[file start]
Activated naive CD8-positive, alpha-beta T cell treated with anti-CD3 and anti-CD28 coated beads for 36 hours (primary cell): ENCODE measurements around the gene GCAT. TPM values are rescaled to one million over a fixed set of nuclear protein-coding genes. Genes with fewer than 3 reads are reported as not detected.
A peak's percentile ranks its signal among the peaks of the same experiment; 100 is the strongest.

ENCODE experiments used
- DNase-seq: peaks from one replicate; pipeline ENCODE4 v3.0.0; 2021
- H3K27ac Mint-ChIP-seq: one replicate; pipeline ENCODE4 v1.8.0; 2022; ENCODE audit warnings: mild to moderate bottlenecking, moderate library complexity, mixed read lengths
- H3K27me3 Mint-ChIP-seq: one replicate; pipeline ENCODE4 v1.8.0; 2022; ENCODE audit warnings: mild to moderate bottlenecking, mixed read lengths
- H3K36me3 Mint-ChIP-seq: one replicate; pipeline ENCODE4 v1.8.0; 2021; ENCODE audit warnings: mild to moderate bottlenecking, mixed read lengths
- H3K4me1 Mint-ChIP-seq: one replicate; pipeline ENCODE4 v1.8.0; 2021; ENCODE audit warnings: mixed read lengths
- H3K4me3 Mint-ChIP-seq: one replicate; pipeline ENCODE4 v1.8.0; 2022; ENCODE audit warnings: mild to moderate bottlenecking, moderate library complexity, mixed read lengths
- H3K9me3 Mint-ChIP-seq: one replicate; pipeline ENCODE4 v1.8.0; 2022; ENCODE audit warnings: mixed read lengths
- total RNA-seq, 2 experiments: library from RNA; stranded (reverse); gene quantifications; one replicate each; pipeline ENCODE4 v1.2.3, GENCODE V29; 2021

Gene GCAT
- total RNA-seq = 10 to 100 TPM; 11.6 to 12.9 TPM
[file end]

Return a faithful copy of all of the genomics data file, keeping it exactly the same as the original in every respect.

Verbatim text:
Activated naive CD8-positive, alpha-beta T cell treated with anti-CD3 and anti-CD28 coated beads for 36 hours (primary cell): ENCODE measurements around the gene GCAT. TPM values are rescaled to one million over a fixed set of nuclear protein-coding genes. Genes with fewer than 3 reads are reported as not detected.
A peak's percentile ranks its signal among the peaks of the same experiment; 100 is the strongest.

ENCODE experiments used
- DNase-seq: peaks from one replicate; pipeline ENCODE4 v3.0.0; 2021
- H3K27ac Mint-ChIP-seq: one replicate; pipeline ENCODE4 v1.8.0; 2022; ENCODE audit warnings: mild to moderate bottlenecking, moderate library complexity, mixed read lengths
- H3K27me3 Mint-ChIP-seq: one replicate; pipeline ENCODE4 v1.8.0; 2022; ENCODE audit warnings: mild to moderate bottlenecking, mixed read lengths
- H3K36me3 Mint-ChIP-seq: one replicate; pipeline ENCODE4 v1.8.0; 2021; ENCODE audit warnings: mild to moderate bottlenecking, mixed read lengths
- H3K4me1 Mint-ChIP-seq: one replicate; pipeline ENCODE4 v1.8.0; 2021; ENCODE audit warnings: mixed read lengths
- H3K4me3 Mint-ChIP-seq: one replicate; pipeline ENCODE4 v1.8.0; 2022; ENCODE audit warnings: mild to moderate bottlenecking, moderate library complexity, mixed read lengths
- H3K9me3 Mint-ChIP-seq: one replicate; pipeline ENCODE4 v1.8.0; 2022; ENCODE audit warnings: mixed read lengths
- total RNA-seq, 2 experiments: library from RNA; stranded (reverse); gene quantifications; one replicate each; pipeline ENCODE4 v1.2.3, GENCODE V29; 2021

Gene GCAT
- total RNA-seq = 10 to 100 TPM; 11.6 to 12.9 TPM